Grammar and usage for writers (Part I)

Have you ever noticed that so many “grammar for writers” posts simply remind you about the difference between “it’s” and “its” and how there’s a “there,” a “they’re” and a “their”? Yes, sometimes we need a little reminder —  even the world’s greatest copy editor will make a mistake now and then — but don’t most of us know this stuff already?

I think you do. And that’s why I think it’s time to delve a little deeper into the fascinating world of grammar, usage and language.

1. You, me and I — and cake!

  • You, Katniss and I will enjoy Peeta’s freshly iced cake.
  • That cake belongs to you, Peeta and me.

These first two are easy. Here’s the trick: Simply take everyone out of the sentence except for yourself and see how it sounds.

  • I will enjoy Peeta’s freshly iced cake.
  • That cake belongs to me.

But what about his one?

  • Between you and ___, I think it’s strange that Peeta ices cakes.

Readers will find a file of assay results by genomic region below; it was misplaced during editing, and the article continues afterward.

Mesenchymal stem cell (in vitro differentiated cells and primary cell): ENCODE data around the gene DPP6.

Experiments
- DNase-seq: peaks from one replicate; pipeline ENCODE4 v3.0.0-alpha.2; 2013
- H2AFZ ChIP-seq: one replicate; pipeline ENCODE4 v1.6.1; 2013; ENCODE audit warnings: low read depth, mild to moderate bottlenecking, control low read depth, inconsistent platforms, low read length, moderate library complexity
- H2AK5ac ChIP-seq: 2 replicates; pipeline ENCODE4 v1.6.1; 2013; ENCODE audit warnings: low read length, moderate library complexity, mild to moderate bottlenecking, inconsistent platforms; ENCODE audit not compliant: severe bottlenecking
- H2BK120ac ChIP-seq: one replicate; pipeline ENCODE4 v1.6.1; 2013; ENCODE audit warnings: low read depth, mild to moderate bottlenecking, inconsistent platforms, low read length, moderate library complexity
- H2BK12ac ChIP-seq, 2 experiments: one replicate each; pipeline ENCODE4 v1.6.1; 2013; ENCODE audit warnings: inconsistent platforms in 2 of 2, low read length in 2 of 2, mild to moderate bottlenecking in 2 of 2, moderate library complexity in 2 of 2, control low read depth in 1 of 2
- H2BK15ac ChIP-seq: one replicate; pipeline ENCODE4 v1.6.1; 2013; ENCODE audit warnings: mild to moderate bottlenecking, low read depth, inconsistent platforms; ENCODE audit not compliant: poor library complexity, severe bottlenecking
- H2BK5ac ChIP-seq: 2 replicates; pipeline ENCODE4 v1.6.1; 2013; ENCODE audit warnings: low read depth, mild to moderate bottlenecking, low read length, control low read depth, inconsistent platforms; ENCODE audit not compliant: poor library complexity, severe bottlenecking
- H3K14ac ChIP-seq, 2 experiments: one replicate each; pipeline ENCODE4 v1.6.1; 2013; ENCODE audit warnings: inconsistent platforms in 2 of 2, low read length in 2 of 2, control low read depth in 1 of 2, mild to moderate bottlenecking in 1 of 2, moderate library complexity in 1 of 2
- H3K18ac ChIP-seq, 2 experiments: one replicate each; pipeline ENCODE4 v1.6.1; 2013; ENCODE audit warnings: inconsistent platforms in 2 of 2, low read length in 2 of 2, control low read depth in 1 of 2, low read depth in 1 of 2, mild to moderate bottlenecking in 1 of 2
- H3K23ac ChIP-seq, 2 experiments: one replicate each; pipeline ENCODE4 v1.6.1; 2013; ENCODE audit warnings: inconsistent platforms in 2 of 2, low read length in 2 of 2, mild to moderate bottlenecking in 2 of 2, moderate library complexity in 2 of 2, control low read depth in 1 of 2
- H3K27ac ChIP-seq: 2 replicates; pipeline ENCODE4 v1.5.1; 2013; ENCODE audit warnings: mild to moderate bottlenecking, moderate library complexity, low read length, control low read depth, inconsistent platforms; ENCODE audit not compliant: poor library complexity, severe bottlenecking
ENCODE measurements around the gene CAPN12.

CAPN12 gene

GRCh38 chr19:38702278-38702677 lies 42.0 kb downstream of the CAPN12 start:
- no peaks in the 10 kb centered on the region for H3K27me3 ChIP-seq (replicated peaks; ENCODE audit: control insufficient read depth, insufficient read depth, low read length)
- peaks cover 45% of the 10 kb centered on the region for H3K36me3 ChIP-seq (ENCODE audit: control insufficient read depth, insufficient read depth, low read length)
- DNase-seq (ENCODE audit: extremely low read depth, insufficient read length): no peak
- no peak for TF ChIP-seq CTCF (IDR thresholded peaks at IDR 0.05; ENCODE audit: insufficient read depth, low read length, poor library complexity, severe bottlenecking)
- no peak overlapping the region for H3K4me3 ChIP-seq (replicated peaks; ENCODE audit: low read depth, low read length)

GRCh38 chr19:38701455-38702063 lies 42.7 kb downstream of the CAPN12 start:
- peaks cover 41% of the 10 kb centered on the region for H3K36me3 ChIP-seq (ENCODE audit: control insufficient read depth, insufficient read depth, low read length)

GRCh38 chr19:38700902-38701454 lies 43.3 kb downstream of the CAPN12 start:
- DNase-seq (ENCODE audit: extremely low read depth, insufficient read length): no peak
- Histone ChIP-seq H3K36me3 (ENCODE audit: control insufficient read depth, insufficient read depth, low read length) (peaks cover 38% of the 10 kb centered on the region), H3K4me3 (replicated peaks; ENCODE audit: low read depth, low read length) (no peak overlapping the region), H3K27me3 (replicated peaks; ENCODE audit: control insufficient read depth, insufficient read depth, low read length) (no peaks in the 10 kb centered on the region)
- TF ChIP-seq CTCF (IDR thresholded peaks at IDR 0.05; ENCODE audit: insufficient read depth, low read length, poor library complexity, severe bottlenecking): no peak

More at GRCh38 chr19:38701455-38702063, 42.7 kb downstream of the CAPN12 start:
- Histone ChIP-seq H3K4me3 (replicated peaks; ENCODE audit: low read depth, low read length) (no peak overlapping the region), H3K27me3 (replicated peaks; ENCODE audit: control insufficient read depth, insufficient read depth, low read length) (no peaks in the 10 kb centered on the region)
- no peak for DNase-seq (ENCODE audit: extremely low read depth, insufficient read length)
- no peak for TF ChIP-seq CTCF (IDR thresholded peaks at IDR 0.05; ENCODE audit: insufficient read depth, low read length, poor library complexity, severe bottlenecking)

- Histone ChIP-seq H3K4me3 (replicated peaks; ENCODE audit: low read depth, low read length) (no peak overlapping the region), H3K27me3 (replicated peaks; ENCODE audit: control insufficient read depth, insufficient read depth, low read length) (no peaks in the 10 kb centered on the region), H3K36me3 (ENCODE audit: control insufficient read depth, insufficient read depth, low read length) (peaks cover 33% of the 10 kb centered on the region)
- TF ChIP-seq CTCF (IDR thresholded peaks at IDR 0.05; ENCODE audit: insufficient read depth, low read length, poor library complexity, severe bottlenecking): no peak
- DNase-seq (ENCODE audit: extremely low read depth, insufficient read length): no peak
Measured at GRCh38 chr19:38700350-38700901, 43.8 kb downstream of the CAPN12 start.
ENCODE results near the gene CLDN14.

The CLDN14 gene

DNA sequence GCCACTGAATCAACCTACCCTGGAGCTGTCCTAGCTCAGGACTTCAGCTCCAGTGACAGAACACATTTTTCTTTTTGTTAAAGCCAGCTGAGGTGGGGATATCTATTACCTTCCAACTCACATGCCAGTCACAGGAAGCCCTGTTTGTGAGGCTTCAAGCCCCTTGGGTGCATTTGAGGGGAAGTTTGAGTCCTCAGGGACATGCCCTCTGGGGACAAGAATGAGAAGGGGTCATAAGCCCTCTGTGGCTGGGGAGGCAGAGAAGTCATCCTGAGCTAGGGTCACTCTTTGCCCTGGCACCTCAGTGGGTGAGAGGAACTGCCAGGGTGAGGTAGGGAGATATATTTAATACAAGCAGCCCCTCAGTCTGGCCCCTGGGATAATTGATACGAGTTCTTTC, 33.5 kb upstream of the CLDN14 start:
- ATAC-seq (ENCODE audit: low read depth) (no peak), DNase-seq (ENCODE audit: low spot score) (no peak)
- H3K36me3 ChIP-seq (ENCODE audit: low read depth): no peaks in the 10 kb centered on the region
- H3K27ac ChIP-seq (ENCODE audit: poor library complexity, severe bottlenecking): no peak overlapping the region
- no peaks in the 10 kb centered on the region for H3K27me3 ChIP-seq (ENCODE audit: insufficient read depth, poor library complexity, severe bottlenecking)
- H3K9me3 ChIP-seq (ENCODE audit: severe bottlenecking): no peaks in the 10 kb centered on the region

You might be tempted to say “I,” but the correct answer is “me.” Why? Well, it’s because of that pesky preposition “between.” If you really want to delve into a discussion of prepositional phrases, head over here. Between you and me, I think you should just take my word for it.

2. Between you and me, I think it’s time we knew when to use ‘among.’

Speaking of “between,” here’s a pet peeve of mine:

  • They split Peeta’s cake equally between among the three of them.

Between means two. You and I can split Peeta’s cake between us, but if there are more than two people eating cake, “use among.” Your editor will thank you. If you really can’t remember this, at least send your editor some cake.

3. Fun with (sneaky) gerunds and possessives!

This is another thing that really gets under my skin because most people are doing it WRONG. The rare times someone actually gets this right, my brain goes, “Hey, this writer really knows his/her stuff.” When someone gets this wrong … well, I judge that person. Just a little bit. But then I feel bad about it and I don’t get any cake.